Speed up your property sale

Speed up your Property Sale

Our new guide, Speed Up Your Property Sale – A Guide To Avoiding The Most Common Delays, is designed to help you identify, and hopefully avoid, potential delays in selling your property.

For most residential property sales, we estimate the average timeframe is about four to five months. However, for some property sales there can be delays and for a few, those delays can be significant.

Selling or buying a property is not always straightforward or quick. For most people it is the biggest purchase they will ever make, and the process is designed to protect them and their money. Over the years, other protections have been built into the process for selling property including measures to prevent money laundering and a requirement to collect outstanding taxes on behalf of the Revenue Commissioners.

All of this has made the process more complicated and, in some cases, there may be as many as 15 parties involved in the transaction. Those involved range from the seller and the buyer to multiple financial institutions, government agencies such as local authorities, the Revenue Commissioners and the Probate Office (see page 6 for a full list).

Some of the process has become digitised but, unfortunately, much of it remains paper based. While there are already projects in place to develop e-Conveyancing and e-Probate, these will take time.

As things stand, there are several common delays in selling your property. If you are aware of them, you can plan ahead and try and avoid them wherever possible. 

Seven common delays in selling (and buying) your property

There is a lot of official documentation needed to sell a property. Knowing what you need and gathering the appropriate documentation as early as possible will help avoid delays later. Appointing and instructing the team who will help you with the sale (solicitor and estate agent) as soon as you decide to sell will start the official process and help avoid delays.

The legal process of selling a property cannot begin until your solicitor has the title deeds for the property (proof of ownership). If your property has a mortgage, then your bank usually holds the title deeds and any delay in getting them to your solicitor will delay the start of the process.

To complete a sale it is a legal requirement to examine the planning history of a property over a period of almost sixty years in order to determine whether or not there is any unauthorised development (e.g. an extension without planning permission). If you have to apply for retention of an unauthorised development, it will delay the sale significantly.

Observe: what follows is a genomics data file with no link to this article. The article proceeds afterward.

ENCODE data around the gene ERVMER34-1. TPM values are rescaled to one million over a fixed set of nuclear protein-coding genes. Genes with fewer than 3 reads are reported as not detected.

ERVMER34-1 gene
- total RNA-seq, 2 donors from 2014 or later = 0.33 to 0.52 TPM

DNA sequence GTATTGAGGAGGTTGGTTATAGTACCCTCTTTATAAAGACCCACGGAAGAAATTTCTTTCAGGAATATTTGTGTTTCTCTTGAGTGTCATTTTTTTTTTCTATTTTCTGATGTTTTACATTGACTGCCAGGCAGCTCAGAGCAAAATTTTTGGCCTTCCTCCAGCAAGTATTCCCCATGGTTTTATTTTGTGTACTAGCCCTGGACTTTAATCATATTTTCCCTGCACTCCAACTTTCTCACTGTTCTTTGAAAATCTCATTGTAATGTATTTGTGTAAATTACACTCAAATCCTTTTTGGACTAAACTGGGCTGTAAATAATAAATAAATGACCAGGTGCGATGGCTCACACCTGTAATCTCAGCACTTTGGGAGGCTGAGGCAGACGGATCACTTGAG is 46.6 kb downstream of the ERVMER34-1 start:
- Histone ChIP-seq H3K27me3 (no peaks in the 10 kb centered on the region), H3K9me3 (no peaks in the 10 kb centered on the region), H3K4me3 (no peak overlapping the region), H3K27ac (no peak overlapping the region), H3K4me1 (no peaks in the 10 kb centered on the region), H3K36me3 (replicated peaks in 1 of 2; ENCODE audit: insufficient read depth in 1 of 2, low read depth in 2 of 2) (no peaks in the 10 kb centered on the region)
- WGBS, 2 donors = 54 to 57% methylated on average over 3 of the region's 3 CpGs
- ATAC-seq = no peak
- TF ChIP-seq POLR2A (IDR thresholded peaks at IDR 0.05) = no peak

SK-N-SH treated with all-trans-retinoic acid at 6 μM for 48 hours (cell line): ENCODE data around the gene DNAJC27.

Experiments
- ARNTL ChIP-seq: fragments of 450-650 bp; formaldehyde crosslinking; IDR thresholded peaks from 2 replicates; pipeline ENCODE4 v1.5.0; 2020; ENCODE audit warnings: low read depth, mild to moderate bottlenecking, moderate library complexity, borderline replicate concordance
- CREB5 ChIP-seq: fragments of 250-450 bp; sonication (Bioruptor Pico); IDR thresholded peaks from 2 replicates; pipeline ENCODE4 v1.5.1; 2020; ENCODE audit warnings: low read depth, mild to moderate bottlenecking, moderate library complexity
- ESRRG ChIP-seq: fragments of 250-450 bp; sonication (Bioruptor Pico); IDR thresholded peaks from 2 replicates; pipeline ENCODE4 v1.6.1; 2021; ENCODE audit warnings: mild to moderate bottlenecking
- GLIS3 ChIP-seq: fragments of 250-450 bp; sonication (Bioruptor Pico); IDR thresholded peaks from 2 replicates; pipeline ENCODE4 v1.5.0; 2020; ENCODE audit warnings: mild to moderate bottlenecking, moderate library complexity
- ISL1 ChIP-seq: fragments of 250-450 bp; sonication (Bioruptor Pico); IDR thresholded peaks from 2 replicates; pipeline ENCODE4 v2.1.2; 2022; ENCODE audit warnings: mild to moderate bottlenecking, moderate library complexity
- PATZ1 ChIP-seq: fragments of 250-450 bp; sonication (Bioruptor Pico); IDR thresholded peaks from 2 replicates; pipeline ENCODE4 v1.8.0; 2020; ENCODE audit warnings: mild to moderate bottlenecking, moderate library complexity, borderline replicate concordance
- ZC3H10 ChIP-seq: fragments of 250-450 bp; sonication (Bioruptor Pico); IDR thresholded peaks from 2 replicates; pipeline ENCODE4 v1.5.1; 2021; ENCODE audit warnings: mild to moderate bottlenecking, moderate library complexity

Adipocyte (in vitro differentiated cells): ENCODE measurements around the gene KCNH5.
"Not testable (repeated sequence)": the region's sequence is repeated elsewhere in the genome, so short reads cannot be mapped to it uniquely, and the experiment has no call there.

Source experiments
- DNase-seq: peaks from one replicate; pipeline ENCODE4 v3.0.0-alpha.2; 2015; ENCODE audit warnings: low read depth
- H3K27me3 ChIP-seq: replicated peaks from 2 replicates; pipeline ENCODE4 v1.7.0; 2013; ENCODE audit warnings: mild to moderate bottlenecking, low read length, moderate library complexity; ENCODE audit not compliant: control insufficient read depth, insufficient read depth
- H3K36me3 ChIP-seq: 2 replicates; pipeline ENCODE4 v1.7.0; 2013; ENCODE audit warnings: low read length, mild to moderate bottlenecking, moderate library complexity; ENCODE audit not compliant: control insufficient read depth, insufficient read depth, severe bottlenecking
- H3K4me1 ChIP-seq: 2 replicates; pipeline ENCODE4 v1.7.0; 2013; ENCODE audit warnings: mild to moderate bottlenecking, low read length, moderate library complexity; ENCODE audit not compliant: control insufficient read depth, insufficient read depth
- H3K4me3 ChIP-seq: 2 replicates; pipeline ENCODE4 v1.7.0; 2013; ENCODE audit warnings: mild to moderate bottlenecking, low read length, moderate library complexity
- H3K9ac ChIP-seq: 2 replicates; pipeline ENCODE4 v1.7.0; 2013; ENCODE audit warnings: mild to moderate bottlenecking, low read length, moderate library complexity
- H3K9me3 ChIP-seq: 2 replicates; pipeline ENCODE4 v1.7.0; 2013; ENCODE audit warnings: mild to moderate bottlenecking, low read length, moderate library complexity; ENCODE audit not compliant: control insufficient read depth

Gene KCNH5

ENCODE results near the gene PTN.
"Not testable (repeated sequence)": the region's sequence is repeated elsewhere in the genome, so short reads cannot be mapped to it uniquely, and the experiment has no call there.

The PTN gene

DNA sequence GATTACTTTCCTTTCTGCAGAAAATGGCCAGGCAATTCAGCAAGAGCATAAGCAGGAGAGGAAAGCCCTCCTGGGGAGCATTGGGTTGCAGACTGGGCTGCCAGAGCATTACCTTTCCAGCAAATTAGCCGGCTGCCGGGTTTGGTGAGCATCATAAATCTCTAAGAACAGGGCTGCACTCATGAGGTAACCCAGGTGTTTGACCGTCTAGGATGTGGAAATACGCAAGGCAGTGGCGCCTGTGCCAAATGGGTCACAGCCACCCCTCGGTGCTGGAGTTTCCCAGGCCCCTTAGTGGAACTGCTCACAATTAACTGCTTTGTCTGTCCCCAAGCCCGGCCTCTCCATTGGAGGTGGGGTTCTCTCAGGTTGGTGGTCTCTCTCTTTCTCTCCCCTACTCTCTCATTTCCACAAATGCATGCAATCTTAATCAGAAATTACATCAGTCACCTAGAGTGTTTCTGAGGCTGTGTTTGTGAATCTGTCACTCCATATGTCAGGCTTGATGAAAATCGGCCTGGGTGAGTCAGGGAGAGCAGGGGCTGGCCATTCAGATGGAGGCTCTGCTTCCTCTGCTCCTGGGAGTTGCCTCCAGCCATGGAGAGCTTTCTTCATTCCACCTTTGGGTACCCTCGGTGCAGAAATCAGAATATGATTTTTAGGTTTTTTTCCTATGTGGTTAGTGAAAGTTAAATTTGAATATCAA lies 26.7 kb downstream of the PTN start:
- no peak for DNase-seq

To complete a sale you need documentation from the Local Authority and service providers, such as Uisce Éireann, to establish whether the roads and services (water and sewage) leading up to, and into, the property are maintained by them (this is known as ‘in charge’). Depending on where you live the timeframe for getting this documentation can vary significantly, causing delays.

Before you finalise the sale you must have confirmation from the Revenue Commissioners nthat all outstanding taxes have been paid. Local Property Tax (LPT), the Household Charge, Residential Zoned Land Tax (RZLT) and the Fair Deal scheme are all charges on real estate which, if not paid in full, cause delays.

If the property is being sold following the death of the owner, then the purchase could be conditional or ‘subject to probate’. Probate is the official process of agreeing how the inheritance of the property and possessions of the deceased person is to be distributed. If this has not been finalised in advance of the property sale it can cause very significant delays.

If the buyer of the property does not have the money or finance in place to complete the purchase (either they are waiting on the sale of their own property or mortgage approval), the sale cannot be completed. Delays can also be caused if the seller does not have the final redemption figure from their bank to settle the existing mortgage.

How to plan for a speedy sale

You can be prepared and reduce delays in your property sale by following these steps (all are detailed throughout our guide).

Do your research

Everyone engaging in the property market, both buyers and sellers, should read this guide to know and understand what is needed for a hassle-free sale. The best place to start is by doing your research to get ahead of any potential roadblocks that may add time to your property sale.

Gather your documentation

Gathering the documents that will be needed for your property sale early in the process can help reduce delays later. This guide sets out what you need and how long this might take to help you get organised as early as possible. Each section has a checklist to make this easier.

Find out more - gathering your personal documentation